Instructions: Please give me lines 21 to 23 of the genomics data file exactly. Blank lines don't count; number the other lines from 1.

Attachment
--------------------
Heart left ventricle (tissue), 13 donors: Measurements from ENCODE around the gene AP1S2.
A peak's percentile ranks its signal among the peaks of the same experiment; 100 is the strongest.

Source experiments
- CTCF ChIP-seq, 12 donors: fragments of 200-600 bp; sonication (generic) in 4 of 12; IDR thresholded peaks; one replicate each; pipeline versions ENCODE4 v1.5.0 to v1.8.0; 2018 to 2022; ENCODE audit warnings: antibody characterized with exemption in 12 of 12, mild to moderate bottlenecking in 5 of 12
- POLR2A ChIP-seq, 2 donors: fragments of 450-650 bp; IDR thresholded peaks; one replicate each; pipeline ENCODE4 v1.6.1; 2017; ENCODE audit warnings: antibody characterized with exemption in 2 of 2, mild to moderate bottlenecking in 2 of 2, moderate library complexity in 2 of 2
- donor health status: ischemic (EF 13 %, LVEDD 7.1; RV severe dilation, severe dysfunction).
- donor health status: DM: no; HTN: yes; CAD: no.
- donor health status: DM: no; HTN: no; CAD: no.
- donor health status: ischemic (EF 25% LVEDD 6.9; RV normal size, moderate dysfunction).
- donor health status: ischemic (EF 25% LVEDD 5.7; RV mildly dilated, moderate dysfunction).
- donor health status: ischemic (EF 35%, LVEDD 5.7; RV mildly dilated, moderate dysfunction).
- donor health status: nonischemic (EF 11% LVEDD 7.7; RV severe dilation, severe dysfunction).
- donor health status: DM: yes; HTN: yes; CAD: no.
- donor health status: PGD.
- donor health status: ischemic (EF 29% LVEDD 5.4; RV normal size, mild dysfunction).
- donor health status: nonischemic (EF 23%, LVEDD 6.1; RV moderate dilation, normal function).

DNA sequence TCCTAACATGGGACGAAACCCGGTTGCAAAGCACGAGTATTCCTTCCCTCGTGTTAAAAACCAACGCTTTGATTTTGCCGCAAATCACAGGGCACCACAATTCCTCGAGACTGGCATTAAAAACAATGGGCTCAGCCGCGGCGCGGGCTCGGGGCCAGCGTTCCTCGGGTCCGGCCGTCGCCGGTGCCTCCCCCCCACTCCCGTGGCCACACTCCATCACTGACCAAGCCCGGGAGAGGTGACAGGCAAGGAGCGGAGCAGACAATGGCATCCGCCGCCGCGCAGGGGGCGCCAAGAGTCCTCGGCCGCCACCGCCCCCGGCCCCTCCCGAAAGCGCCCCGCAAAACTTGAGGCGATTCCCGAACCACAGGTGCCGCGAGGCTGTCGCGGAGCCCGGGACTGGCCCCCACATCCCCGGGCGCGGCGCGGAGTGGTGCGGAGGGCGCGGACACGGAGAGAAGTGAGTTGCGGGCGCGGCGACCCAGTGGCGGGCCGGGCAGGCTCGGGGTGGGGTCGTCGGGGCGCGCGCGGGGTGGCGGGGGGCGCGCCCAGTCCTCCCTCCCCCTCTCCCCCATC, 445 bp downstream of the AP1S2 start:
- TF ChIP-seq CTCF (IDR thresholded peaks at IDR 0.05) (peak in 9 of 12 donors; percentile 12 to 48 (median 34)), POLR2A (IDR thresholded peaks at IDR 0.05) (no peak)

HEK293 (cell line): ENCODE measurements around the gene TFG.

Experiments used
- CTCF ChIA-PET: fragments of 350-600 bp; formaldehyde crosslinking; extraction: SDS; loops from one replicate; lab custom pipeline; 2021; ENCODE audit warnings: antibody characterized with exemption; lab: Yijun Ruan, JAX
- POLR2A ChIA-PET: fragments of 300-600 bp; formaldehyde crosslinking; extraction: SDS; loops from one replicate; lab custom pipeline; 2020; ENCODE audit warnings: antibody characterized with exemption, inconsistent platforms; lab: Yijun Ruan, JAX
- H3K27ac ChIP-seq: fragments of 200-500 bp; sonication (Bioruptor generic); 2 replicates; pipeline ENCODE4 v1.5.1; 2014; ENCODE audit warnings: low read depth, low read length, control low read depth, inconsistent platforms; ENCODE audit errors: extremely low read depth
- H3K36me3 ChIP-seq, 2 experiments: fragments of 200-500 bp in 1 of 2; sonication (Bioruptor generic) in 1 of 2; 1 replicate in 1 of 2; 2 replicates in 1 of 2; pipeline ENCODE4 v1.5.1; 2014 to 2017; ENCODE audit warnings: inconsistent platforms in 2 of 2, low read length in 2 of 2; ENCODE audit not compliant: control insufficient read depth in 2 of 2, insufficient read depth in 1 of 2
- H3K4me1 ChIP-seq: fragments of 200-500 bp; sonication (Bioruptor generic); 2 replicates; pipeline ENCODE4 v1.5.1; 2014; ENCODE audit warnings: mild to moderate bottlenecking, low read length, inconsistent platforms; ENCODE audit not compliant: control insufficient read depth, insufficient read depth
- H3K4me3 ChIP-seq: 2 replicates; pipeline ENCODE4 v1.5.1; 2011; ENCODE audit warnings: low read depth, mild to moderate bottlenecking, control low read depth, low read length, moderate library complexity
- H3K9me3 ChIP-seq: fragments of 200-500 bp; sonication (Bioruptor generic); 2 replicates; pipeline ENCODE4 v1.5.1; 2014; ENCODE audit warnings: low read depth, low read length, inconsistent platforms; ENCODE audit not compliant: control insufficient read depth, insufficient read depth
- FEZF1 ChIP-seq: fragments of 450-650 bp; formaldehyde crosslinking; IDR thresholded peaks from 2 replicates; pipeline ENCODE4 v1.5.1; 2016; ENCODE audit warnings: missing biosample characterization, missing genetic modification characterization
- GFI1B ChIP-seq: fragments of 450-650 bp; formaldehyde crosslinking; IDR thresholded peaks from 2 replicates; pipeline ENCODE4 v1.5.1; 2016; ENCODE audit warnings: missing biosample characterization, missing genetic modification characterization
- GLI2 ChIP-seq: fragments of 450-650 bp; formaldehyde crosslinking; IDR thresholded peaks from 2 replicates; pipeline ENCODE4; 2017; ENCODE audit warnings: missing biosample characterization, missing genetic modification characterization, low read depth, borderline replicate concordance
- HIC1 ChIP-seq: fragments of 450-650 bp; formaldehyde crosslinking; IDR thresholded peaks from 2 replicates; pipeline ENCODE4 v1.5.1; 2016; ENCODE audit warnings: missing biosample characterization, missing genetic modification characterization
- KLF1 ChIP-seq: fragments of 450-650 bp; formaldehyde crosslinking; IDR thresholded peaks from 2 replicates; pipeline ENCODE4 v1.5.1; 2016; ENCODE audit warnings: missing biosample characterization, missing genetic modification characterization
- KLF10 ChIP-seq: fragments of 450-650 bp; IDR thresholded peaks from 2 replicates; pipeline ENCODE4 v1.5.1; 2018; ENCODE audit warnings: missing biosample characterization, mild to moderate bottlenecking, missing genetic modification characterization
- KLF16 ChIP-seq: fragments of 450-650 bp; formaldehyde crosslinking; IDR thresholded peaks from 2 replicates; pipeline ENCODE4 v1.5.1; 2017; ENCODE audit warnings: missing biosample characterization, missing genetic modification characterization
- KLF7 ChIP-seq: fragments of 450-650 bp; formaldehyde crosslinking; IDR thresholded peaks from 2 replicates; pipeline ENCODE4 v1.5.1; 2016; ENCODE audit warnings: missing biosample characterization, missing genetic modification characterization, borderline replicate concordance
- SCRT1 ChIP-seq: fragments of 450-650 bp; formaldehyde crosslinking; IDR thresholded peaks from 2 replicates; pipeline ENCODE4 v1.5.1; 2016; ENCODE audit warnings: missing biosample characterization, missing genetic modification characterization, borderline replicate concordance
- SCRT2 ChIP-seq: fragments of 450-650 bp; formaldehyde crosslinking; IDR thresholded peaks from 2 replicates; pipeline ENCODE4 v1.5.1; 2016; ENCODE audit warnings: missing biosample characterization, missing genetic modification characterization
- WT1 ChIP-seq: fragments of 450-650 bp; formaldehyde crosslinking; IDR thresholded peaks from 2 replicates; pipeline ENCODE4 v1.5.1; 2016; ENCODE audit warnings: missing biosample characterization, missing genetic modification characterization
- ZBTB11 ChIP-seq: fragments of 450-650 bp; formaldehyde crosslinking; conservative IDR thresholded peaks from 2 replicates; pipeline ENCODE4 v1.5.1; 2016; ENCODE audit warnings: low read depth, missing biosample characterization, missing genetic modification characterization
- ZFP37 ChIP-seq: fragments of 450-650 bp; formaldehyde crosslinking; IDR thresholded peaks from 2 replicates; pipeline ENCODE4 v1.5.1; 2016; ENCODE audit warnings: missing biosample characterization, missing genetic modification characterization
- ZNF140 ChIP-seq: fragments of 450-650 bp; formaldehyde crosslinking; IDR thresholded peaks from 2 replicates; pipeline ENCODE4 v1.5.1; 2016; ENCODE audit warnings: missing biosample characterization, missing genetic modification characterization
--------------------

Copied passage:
- CTCF ChIA-PET: fragments of 350-600 bp; formaldehyde crosslinking; extraction: SDS; loops from one replicate; lab custom pipeline; 2021; ENCODE audit warnings: antibody characterized with exemption; lab: Yijun Ruan, JAX
- POLR2A ChIA-PET: fragments of 300-600 bp; formaldehyde crosslinking; extraction: SDS; loops from one replicate; lab custom pipeline; 2020; ENCODE audit warnings: antibody characterized with exemption, inconsistent platforms; lab: Yijun Ruan, JAX
- H3K27ac ChIP-seq: fragments of 200-500 bp; sonication (Bioruptor generic); 2 replicates; pipeline ENCODE4 v1.5.1; 2014; ENCODE audit warnings: low read depth, low read length, control low read depth, inconsistent platforms; ENCODE audit errors: extremely low read depth